Category: Education

Proposal Changing Charter School Funding Has Potential Bipartisan Support

MONTGOMERY — As advocates for public charter schools push for more equal funding in the Alabama Legislature this year, an unlikely ally has emerged signaling potential bi-partisan support for the proposal.

Sen. Rodger Smitherman, D- Birmingham, a prominent voice in the state’s minority party, recently filed Senate Bill 387, similar to House Bill 487, sponsored by Rep. Terri Collins, R-Decatur, earlier this session.

These bills would make changes to the Alabama School Choice and Student Opportunity Act and allow for some local tax dollars to follow students to charter schools similar to how they would to any other school. Currently, both state and federal dollars follow students who leave traditional schools and enroll in charter schools, but local dollars do not.

“Many of these people are constituents and so they asked for some help in those areas, and that’s what the objective was, just to help them to provide them with some funds so that they could ease the burden on the students,” Smitherman told Alabama Daily News.

Alabama Democrats have historically been against expanding charter schools in the state and fought against the broad 2015 school choice legislation, arguing it would undermine traditional schools. Read more.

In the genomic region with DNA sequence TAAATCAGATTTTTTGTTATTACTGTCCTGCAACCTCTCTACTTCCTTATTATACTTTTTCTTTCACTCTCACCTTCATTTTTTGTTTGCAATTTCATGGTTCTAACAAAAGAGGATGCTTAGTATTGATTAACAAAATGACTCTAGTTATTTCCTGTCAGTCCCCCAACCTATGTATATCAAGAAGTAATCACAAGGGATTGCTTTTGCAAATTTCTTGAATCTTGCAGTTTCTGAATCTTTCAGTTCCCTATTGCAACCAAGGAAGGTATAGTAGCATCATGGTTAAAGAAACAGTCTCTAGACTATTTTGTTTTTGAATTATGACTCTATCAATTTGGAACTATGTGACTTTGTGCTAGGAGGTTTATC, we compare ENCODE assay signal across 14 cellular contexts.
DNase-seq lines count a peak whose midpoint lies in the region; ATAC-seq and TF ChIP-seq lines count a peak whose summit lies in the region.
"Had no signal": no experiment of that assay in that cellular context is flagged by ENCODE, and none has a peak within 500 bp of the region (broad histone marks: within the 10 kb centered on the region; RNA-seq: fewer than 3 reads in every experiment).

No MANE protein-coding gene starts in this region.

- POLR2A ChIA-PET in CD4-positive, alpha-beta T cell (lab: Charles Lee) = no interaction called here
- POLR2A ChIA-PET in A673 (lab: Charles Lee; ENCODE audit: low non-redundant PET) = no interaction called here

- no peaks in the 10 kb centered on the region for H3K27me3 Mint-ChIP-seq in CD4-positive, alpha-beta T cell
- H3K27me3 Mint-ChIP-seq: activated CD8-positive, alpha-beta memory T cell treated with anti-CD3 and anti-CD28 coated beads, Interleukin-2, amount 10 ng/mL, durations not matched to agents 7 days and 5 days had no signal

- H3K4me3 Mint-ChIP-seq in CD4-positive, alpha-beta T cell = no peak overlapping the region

Bill Would Create Scholarships for Rural Teachers

MONTGOMERY — Legislation in the Alabama Senate would give scholarships to students seeking to be STEM or special education teachers in Alabama if they agree to teach in rural areas. Read more.

More from the Legislature this week:

Teacher Retirement Bill Advances

ADOC Reporting, Sexual Assault Victim Bills Advance, Grand Jury Bill Delayed

Bill Would Change State’s Grand Jury Secrecy Laws, Free Witnesses to Talk About Testimony

Governor Signs Alcohol Delivery Bill

Read complete legislative coverage.

Senate Approves Delay of Literacy Act Student Holdback Requirement

MONTGOMERY — The Alabama Senate on Tuesday voted to delay by two years the requirement that third graders who don’t read at set levels be held back in school, as described in the Alabama Literacy Act, despite opposition from some chamber leaders.

Sen. Rodger Smitherman, D-Birmingham, sponsored Senate Bill 94. It passed by a vote of 23-9.